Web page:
For this concert, C4 supplemented their member choir with additional singers: in all, 13 women and 12 men performed. The effect of this enlargement was predictable: while some of the chamber music intimacy of C4’s typical performances was lost, a bigger choral sound emerged. Happily, there was no compromise to C4’s key qualities: voice and section balance, clean and complete control of even the most complex rhythms, clear enunciation, lush expressivity and graceful intelligence.
As usual, the loosely theme-based program – in this case, water – encompassed works in several languages and traditions. On this particular evening, C4 presented material in English, Japanese, Portuguese, Latin and Spanish; texts included poems by Shakespeare, Tennyson, Frost, Misuzu Kaneko, Fernando Pessoa and Frederico Garcia Lorca as well as little-known poets or the composers themselves, and occasional texts such as liturgies and newspaper accounts (including one memorable Finnish Broadcasting Company story translated into classical Latin).
Unfolding naturally from this diversity of languages and contexts were the different composers’ explorations of various musical genres and styles, whether imitating them, experimenting with them, mining them or bracing against them.
Concerts like these are delightful: each piece – eleven in this program – is its own tiny microcosm, sometimes fully revealed and sometimes merely hinted at. But inherent in this familiar C4 format is a risk: the glimpse into each composer’s thinking is often frustratingly brief.
One special feature of this concert was also a mark of C4’s maturity and clout as a musical organization with a well-deserved reputation for excellence: they sponsor the IGNITE commissioning competition. In the 2017-2018 season, C4 received over 300 submissions; from these, 20 finalists were chosen, and from these, three winners were chosen. C4 member Martha Sullivan wrote about the selection process in the typically informative program notes. “Tonight, after careful rehearsal, we share the winners … They showed us works they had already created, and we responded by asking each composer to create something new, something that would be born here and now, with C4 and you are privileged to witness this birth.”
The third-place winner, Lucas Marshall Smith’s Hide and Seek, a musical setting for one of the composer’s own poems, was conducted by long-time C4 member, Timothy Brown. This eight-minute piece, described by the composer as “an abstract representation of the desire for human connection,” opens with blended humming and then moves to complex, engaging harmonies; many parts and voices play at and with each other in this dense, mature piece and then arrive at tender sweetness in the concluding two lines, “I can’t sleep; I can’t sleep without the colors …”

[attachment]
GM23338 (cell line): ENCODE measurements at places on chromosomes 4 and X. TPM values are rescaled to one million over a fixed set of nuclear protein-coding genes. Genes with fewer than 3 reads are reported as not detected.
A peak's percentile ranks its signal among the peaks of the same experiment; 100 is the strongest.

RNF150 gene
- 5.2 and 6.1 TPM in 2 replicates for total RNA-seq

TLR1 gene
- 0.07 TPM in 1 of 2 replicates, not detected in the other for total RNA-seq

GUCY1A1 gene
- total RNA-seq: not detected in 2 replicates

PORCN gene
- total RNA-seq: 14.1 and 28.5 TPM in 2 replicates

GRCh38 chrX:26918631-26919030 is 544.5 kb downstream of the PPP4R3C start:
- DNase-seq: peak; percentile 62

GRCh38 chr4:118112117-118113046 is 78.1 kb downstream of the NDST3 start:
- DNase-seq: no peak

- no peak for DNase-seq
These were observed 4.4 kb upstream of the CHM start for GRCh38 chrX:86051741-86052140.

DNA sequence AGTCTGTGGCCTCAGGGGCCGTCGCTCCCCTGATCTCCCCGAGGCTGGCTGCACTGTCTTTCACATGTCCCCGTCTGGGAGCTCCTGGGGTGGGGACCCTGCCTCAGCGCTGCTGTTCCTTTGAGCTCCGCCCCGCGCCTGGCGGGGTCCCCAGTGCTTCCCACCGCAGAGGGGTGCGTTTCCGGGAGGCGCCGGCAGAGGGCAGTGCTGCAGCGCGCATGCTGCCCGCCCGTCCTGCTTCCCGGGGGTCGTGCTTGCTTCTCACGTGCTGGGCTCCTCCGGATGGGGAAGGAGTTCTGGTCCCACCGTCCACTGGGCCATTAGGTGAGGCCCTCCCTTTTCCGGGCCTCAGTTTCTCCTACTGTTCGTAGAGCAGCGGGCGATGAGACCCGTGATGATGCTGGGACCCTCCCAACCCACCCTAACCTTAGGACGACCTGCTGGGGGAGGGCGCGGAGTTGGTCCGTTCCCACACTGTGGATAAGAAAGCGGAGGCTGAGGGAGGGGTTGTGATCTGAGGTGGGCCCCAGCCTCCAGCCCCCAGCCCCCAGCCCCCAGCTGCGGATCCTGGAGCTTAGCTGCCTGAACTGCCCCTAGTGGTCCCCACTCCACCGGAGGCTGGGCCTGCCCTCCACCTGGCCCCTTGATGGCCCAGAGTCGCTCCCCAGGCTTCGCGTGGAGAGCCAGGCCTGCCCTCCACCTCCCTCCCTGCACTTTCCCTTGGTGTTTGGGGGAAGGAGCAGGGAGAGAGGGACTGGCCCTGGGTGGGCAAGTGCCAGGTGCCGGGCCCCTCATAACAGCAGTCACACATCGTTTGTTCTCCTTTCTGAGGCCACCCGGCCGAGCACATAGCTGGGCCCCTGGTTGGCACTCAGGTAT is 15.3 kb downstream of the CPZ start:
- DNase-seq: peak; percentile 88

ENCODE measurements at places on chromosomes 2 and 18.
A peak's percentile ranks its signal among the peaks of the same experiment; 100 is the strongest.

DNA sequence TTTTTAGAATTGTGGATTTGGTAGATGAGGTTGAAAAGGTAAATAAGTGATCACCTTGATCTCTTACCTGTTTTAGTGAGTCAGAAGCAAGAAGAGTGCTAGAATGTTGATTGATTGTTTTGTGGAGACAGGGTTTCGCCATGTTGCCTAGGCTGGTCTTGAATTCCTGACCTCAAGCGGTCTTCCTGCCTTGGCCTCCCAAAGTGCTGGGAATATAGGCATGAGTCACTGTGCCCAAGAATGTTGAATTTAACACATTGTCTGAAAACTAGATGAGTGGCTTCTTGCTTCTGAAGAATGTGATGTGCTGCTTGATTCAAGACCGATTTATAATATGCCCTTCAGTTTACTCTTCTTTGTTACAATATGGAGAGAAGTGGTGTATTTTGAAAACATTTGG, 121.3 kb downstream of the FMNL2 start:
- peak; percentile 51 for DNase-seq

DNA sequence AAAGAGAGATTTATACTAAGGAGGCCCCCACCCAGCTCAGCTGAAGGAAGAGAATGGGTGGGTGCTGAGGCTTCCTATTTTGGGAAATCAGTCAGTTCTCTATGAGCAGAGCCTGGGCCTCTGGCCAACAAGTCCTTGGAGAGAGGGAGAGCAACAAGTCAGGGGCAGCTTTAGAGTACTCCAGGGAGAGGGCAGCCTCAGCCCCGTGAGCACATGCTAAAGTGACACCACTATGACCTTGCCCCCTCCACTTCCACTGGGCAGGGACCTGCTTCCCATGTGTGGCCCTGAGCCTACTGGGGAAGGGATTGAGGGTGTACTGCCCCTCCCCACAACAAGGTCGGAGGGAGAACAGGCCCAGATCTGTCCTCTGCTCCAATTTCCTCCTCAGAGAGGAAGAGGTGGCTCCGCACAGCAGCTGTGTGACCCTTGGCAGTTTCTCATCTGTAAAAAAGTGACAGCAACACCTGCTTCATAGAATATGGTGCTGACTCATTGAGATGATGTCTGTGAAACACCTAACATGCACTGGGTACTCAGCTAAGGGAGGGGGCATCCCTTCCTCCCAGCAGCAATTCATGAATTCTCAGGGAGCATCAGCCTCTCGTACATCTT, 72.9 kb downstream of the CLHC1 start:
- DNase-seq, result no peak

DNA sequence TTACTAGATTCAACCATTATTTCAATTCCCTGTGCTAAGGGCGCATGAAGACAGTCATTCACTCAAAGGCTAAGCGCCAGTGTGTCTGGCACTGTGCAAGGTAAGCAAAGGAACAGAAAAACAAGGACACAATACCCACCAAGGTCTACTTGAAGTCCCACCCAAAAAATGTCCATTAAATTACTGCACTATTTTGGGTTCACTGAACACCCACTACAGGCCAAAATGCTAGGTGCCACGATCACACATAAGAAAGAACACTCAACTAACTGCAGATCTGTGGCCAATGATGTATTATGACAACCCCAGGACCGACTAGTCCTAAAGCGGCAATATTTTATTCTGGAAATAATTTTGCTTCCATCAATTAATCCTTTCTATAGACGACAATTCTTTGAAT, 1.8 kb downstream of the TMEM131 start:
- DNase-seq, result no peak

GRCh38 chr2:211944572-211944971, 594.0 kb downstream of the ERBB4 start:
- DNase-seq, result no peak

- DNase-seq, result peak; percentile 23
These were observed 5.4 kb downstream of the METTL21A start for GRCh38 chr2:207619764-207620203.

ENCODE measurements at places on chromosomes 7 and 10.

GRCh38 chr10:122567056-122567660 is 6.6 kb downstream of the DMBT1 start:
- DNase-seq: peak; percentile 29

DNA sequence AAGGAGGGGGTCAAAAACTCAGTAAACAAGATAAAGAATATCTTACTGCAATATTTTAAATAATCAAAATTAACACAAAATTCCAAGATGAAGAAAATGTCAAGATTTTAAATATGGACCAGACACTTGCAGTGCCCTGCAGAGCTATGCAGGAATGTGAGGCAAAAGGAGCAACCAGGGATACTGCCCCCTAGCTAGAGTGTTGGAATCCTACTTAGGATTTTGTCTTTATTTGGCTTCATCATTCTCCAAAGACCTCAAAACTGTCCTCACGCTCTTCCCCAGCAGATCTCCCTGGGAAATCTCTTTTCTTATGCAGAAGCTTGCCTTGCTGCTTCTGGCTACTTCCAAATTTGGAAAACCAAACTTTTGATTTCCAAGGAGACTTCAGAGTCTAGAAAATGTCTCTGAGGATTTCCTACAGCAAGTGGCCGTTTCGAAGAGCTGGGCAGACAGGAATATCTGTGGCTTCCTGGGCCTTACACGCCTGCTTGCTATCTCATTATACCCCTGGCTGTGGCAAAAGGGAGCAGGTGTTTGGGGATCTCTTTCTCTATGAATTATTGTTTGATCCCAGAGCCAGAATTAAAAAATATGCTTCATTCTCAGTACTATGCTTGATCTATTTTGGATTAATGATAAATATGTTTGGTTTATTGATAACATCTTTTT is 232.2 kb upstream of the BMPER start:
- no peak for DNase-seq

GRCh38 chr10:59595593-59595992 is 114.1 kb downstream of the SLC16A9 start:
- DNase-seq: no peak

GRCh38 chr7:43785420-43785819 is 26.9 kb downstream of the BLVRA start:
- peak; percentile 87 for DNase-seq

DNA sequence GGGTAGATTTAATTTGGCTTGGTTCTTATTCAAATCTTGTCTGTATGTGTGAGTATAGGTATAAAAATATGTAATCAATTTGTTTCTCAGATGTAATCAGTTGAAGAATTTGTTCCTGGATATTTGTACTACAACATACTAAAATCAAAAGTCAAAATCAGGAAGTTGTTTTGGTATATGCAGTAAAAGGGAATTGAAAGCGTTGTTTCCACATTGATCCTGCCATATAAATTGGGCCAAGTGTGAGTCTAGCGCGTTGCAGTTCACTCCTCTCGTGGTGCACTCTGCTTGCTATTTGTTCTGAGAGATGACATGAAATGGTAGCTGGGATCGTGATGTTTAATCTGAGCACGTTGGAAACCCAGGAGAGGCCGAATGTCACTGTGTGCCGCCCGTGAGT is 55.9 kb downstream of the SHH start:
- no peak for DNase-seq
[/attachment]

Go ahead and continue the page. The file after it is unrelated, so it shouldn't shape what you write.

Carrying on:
The second-place winner, conducted by Benjamin Arendsen, followed immediately. Los Angeles-based Filipino composer Nilo Alcala set Tennyson’s “Crossing the Bar” to music of cascading, lush and generous sound. From within the large choral music, soloists soprano Artemisz Polonyi (one of C4’s most beautiful and skilled singers) and alto Maya Webne-Behrman offered extended, poignant individual lines of song; the wide and deep dynamics of the piece, ranging from near reverential pianissimos to huge, exultant fortissimos, provided compelling descriptions of beauty and its memory.
The first-place, ‘winning’ winner, presented in the second half of the concert was Massimo Lauricella’s Para além, conducted by Daniel Andor-Ardo. This single movement seven-minute piece examines the wide, eternal sea’s ability to summon up feelings of both fear and yearning. The close music writing overlaps wave-like harmonic shifts and widening semitone intervals to culminate in several peaks of what the composer calls “chorality.” The concluding unison of voices represents both the resolution of musical questions and an affirmation of “the courage to want something.”
It’s hard to know whether the C4 commissioning competition judges made the right choices of third, second and first – some audience members discreetly debated, perhaps first should have been second, or third first – because the three works, each so different from the other two, were equally marvelous. The augmented chorus size certainly enhanced all three performances; the consistent excellence of these works is testament to the seriousness and reach of the C4 competition.
The eight other works on the program – pieces by Vince Peterson, J. D. Frizzell, Julian David Bryson, Carlo Vincetti Frizzo, Jaako Mäntyjärvi, Wilma Alba Cal, as well as works by C4 members Timothy Brown and Bettina Sheppard – shone. Especially marvelous were the opening work, Peterson’s Full Fathom Five, which functioned as a strong introit for both the concert and its music theme, Timothy Brown’s Drip Dream, which received its wittiest performance to date, and Frizzo’s prayerful Fugue with Robin and Dogwood. Mäntyjärvi’s Canticum calamitatis maritimae, a shipwreck narrative and requiem ballad was eloquent, elegant and deeply moving.
C4’s 2017-2018 season has been extremely strong and satisfying. One looks forward to next year!
C4: The Choral Composer/Conductor Collective presents Water Music (June 9, 2018)
The Chruch of St. Luke in the Field’s, 487 Hudson Street, in Manhattan
For more information, visit http://www.c4ensemble.org
Running time: two hours including one intermission